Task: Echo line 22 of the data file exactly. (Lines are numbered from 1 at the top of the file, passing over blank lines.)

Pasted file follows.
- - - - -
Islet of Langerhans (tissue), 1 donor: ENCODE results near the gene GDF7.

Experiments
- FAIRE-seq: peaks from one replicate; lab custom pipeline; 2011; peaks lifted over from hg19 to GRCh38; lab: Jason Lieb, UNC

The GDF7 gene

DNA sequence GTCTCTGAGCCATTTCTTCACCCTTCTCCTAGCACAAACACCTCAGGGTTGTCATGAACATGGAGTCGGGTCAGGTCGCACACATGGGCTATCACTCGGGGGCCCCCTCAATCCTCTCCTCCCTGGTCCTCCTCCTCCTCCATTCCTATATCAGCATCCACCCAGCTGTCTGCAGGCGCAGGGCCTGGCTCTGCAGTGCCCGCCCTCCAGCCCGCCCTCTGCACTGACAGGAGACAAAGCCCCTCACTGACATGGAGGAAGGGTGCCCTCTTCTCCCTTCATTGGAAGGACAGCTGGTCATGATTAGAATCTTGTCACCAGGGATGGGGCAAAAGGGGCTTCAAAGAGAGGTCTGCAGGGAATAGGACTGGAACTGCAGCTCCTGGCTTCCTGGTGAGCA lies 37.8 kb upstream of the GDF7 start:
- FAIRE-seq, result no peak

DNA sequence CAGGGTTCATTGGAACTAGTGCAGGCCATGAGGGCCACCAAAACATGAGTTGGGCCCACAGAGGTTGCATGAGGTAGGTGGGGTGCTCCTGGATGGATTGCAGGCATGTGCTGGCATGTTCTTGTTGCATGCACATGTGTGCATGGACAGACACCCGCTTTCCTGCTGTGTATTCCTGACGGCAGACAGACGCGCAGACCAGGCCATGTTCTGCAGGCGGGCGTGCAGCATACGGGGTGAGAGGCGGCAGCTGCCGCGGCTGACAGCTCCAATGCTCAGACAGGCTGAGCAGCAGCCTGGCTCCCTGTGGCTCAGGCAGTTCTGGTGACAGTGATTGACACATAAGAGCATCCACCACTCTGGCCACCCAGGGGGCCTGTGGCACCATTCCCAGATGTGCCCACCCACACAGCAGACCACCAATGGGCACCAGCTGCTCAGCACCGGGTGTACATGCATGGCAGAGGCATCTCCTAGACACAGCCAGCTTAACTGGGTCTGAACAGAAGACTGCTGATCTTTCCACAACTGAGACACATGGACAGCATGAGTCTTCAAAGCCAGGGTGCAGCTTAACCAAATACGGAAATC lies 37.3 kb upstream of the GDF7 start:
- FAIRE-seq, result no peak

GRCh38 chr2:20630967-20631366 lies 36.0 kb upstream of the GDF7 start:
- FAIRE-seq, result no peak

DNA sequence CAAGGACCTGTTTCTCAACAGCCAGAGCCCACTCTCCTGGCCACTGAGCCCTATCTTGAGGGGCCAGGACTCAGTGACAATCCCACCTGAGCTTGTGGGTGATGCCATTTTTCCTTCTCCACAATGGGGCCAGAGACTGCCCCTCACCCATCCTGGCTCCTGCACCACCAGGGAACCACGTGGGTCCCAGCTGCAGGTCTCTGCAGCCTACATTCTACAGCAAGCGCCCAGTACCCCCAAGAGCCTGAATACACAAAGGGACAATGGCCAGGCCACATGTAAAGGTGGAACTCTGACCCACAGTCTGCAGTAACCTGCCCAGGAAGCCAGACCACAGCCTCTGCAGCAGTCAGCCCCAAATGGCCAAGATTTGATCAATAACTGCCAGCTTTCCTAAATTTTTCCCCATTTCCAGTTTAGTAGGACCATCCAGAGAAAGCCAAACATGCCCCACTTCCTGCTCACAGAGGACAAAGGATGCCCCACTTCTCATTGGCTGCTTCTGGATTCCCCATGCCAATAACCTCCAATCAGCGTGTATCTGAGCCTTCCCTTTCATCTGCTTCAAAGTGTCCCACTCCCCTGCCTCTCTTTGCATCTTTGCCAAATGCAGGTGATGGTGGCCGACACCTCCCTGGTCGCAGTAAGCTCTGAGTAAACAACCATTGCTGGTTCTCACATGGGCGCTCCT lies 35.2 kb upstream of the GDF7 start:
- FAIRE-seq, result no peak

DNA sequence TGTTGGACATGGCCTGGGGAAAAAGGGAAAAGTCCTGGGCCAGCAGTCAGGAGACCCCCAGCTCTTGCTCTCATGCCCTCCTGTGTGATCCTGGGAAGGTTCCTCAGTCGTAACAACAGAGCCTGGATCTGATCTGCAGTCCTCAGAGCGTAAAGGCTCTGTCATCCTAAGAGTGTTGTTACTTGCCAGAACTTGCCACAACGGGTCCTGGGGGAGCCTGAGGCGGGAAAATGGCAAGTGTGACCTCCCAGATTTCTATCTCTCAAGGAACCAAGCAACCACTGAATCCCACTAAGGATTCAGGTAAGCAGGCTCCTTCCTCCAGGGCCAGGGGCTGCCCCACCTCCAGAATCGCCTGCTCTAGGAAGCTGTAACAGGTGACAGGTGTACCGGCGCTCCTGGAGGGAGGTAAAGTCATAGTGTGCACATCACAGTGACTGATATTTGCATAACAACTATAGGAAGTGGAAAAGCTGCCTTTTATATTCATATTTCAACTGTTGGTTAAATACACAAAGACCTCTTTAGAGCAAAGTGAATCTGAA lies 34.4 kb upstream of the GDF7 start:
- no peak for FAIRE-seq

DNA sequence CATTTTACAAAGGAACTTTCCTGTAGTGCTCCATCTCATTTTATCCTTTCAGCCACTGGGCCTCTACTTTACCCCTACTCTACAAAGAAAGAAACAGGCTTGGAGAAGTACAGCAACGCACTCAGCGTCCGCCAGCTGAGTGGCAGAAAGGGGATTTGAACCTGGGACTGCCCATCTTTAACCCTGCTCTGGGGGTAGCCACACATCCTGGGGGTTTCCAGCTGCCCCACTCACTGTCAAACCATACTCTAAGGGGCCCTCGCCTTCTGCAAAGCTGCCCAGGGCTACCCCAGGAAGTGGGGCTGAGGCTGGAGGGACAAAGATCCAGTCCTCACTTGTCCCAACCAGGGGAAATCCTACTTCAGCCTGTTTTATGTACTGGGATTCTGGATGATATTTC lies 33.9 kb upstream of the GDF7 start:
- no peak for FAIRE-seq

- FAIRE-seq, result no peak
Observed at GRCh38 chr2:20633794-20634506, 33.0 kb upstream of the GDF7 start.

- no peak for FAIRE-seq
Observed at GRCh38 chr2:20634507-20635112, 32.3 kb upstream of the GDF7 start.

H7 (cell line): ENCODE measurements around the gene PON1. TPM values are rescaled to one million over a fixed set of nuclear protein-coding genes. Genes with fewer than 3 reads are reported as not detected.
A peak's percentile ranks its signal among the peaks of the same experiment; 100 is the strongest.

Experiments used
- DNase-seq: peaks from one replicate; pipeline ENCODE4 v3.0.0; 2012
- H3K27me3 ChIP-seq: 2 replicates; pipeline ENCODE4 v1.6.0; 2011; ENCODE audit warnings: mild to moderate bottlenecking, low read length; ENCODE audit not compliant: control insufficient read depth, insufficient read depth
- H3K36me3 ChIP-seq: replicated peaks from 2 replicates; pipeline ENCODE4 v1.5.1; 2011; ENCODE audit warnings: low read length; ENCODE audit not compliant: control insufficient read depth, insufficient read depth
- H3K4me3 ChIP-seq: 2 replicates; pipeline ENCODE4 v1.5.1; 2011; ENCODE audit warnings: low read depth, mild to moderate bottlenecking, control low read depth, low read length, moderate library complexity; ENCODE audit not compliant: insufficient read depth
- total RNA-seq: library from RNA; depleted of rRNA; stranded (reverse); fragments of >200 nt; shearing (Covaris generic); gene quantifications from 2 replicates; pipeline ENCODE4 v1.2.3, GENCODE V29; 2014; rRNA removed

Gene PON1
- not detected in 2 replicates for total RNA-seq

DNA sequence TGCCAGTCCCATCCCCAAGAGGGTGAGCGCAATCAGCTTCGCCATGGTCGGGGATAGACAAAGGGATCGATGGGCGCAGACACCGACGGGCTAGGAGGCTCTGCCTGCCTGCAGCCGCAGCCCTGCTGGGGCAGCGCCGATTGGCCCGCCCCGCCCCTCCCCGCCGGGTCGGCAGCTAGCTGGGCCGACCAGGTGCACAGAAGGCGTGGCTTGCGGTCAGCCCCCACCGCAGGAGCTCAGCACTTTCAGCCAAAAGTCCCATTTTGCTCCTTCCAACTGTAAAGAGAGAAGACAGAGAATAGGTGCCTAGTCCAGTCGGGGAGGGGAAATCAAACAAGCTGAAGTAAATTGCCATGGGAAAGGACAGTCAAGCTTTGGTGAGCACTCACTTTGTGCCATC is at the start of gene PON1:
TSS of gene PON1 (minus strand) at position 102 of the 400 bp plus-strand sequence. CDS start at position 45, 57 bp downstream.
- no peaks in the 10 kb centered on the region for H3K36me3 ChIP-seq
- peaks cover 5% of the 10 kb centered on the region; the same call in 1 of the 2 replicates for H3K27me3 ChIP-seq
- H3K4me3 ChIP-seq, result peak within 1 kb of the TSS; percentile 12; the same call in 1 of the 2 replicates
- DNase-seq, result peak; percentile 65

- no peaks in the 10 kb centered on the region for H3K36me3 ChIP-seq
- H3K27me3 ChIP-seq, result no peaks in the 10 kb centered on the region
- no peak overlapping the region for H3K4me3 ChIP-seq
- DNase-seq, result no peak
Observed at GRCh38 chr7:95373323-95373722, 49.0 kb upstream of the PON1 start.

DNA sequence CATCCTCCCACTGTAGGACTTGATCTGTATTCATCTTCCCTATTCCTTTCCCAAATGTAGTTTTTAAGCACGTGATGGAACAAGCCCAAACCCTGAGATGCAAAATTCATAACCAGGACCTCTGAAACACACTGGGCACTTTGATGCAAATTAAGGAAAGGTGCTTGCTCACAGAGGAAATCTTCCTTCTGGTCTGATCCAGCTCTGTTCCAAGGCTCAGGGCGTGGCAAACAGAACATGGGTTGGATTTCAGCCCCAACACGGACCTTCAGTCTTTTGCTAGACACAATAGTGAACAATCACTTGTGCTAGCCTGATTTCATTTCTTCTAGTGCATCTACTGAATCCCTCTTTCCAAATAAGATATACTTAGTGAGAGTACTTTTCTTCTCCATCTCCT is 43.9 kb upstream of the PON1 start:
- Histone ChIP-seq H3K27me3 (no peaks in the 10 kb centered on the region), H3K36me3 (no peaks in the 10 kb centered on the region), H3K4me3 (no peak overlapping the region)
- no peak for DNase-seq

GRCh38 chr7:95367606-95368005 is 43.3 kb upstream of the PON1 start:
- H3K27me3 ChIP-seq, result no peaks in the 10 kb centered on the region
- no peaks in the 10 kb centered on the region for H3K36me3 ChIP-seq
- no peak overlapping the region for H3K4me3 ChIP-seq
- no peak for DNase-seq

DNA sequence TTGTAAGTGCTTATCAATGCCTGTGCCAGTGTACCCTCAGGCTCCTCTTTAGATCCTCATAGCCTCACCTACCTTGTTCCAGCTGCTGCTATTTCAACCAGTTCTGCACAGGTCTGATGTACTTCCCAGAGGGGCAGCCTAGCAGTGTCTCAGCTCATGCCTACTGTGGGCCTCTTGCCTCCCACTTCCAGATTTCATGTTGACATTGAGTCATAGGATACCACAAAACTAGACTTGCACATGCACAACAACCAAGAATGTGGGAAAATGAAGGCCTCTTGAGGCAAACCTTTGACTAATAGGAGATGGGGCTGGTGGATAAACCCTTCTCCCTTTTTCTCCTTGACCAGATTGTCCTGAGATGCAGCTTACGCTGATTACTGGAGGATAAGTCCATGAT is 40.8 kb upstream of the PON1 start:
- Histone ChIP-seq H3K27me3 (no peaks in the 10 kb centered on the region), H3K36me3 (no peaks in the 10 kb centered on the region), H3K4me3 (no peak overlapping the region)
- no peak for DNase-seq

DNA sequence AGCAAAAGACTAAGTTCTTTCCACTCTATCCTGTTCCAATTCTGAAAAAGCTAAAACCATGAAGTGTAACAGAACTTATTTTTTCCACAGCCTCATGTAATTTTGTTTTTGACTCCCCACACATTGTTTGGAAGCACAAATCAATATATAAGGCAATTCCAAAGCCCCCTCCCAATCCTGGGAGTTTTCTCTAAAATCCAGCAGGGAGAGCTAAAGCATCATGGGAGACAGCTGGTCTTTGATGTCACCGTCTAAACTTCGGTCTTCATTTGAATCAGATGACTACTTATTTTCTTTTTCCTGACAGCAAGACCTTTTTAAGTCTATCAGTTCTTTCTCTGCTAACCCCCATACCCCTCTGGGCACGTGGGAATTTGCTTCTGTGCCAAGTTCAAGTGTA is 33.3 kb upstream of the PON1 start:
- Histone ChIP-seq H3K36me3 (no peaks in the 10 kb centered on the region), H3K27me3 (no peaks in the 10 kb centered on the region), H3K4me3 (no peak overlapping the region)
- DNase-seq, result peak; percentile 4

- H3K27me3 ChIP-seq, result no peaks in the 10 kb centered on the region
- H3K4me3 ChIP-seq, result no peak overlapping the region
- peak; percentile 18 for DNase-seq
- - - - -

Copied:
A peak's percentile ranks its signal among the peaks of the same experiment; 100 is the strongest.